Algiers not only wanted to show unequivocally that it has a monopoly on the use of force, it was also obliged to protect the goose that lays its golden eggs. The hydrocarbon sector is the backbone of Algeria’s economy, accounting for more than 95 percent of export earnings. Any attack on oil and gas facilities was thus not just an attack on the energy sector but on the country’s basic well-being. Hydrocarbon revenues pays for subsidies on basic foodstuffs, fuel, and housing — any reduction in earnings, therefore, could undermine social stability and political stability.
How Algeria responded to In Amenas was also not just an answer to the particular crisis, but was a signal for the future. If this attack was intended as a game changer, if it was intended to be a harbinger of future attacks, then Algeria had to send a clear signal that the new tactic that would not succeed.
Algeria fully recognizes that the world will criticize its response, but it will readily explain that the crisis was a direct result of foreign meddling in North Africa and the Sahel. The leadership in Algiers will tell their critics that they warned in 2011 that the NATO intervention in Libya would result in the collapse of the state, and that the flow of weapons out of Libya and into the hands of violent non-state actors could destabilize the region. Algiers also cautioned that any military approach to the instability in northern Mali was likely to only escalate the conflict and raise the likelihood of Islamist terrorist attacks in Algeria. Consequently, the international community is indirectly responsible for what transpired and is in no position to dictate how Algeria should have responded.
The Algerian government will feel that its previous stances are vindicated by the In Amenas attack, and as a result it will be harder for France and its allies, including the United States, to convince Algeria to support the campaign in Mali or broader French or U.S. strategic objectives in the region. If Washington too aggressively criticizes the Algerian response, it risks squandering a year’s worth of unprecedented diplomatic outreach to Algiers.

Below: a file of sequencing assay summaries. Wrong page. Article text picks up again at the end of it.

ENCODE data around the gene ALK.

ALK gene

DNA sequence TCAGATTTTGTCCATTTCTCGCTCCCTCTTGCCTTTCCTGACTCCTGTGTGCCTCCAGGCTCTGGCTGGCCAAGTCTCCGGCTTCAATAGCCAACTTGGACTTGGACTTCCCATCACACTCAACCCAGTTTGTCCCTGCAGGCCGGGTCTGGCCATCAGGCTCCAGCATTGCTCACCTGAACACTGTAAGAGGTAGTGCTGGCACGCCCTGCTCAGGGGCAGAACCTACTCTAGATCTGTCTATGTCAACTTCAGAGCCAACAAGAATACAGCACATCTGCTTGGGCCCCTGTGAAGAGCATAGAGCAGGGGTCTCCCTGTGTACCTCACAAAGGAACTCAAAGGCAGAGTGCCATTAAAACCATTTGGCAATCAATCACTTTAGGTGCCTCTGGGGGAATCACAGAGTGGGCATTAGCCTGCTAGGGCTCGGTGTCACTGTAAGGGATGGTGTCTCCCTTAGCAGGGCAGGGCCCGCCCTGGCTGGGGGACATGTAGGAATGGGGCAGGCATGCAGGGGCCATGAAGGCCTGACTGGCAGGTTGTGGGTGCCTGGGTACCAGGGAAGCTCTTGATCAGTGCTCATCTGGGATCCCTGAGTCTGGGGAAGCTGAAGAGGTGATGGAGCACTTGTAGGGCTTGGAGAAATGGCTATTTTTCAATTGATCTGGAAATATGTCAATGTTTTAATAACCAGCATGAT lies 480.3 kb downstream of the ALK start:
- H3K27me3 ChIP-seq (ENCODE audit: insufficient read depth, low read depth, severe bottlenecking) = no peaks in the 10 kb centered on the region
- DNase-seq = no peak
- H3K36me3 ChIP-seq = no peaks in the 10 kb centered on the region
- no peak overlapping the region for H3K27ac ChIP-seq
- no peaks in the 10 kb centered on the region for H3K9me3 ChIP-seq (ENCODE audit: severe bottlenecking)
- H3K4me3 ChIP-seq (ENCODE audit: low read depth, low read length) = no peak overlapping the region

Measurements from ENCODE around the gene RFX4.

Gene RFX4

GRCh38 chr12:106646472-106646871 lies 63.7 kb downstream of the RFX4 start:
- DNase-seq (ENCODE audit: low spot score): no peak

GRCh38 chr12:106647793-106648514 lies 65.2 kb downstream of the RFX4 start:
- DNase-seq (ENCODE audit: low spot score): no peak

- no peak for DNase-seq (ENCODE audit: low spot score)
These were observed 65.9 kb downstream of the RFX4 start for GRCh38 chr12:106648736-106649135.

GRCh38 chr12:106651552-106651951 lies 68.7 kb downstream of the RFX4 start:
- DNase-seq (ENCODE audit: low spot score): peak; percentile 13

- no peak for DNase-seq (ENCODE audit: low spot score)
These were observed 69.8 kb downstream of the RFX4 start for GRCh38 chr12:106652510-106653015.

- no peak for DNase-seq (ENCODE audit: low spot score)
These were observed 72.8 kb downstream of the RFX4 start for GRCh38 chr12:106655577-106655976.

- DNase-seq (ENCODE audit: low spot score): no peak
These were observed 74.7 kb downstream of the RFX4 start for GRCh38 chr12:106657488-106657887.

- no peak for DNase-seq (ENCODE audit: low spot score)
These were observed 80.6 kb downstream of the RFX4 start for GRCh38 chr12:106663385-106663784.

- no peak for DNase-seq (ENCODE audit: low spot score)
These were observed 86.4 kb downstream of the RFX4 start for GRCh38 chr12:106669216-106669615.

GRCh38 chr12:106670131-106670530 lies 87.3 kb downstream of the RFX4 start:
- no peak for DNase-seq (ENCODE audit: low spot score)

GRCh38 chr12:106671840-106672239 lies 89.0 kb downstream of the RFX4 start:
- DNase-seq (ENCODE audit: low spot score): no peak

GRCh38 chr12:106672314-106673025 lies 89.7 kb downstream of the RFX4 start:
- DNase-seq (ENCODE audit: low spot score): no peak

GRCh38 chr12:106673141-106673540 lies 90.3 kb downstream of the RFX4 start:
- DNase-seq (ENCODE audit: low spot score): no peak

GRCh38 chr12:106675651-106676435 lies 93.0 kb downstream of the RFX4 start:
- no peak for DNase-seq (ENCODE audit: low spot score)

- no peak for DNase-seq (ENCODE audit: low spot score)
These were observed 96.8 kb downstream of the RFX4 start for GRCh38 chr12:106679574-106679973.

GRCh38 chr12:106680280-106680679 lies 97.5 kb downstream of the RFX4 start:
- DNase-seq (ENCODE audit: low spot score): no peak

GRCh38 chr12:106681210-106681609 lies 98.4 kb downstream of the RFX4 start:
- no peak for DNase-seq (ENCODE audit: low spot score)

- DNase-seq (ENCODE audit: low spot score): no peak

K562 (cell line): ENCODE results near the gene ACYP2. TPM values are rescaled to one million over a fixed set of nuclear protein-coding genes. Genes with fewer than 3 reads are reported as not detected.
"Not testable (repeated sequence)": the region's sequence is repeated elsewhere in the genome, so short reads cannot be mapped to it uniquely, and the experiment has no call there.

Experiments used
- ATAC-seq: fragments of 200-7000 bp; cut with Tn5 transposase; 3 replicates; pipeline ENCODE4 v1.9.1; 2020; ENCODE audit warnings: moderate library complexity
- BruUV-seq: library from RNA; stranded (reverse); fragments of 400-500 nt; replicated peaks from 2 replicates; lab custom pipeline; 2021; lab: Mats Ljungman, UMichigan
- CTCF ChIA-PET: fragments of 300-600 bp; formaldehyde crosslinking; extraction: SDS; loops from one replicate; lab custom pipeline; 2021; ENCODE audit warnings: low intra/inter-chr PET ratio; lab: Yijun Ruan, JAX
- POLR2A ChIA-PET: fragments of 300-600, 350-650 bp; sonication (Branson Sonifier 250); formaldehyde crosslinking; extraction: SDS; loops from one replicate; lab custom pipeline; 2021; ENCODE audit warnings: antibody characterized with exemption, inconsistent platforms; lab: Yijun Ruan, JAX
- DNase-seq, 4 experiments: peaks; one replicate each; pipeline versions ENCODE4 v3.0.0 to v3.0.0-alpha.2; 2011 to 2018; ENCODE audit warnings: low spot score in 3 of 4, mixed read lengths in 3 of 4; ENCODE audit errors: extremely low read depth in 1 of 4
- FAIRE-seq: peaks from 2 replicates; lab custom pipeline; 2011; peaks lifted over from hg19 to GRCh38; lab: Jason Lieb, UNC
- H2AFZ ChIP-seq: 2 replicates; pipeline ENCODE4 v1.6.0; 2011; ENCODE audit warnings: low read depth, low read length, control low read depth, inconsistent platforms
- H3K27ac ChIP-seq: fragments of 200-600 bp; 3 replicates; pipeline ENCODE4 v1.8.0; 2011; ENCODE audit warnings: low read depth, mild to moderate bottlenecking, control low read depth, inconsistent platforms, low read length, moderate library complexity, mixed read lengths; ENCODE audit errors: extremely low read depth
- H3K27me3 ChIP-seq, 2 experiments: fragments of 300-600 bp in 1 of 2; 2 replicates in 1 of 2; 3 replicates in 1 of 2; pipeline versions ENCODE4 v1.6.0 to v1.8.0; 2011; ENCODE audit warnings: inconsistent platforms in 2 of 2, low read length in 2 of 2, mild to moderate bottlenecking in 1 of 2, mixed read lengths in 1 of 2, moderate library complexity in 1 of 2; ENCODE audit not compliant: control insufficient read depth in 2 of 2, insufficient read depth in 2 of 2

Algeria’s response to the conflicts to its east and south has already been to bunker down, enforcing the status quo through military force. That has led some to suggest that the Algerian government is paranoid about the forces of unrest wracking the region. But as the saying goes and In Amenas proves, "Just because I’m paranoid doesn’t mean they’re not out to get me."
Kevin Baron is a national security reporter for Foreign Policy, covering defense and military issues in Washington. He is also vice president of the Pentagon Press Association. Baron previously was a national security staff writer for National Journal, covering the "business of war." Prior to that, Baron worked in the resident daily Pentagon press corps as a reporter/photographer for Stars and Stripes. For three years with Stripes, Baron covered the building and traveled overseas extensively with the secretary of defense and chairman of the Joint Chiefs of Staff, covering official visits to Afghanistan and Iraq, the Middle East and Europe, China, Japan and South Korea, in more than a dozen countries. From 2004 to 2009, Baron was the Boston Globe Washington bureau's investigative projects reporter, covering defense, international affairs, lobbying and other issues. Before that, he muckraked at the Center for Public Integrity. Baron has reported on assignment from Asia, Africa, Australia, Europe, the Middle East and the South Pacific. He was won two Polk Awards, among other honors. He has a B.A. in international studies from the University of Richmond and M.A. in media and public affairs from George Washington University. Originally from Orlando, Fla., Baron has lived in the Washington area since 1998 and currently resides in Northern Virginia with his wife, three sons, and the family dog, The Edge.| The E-Ring |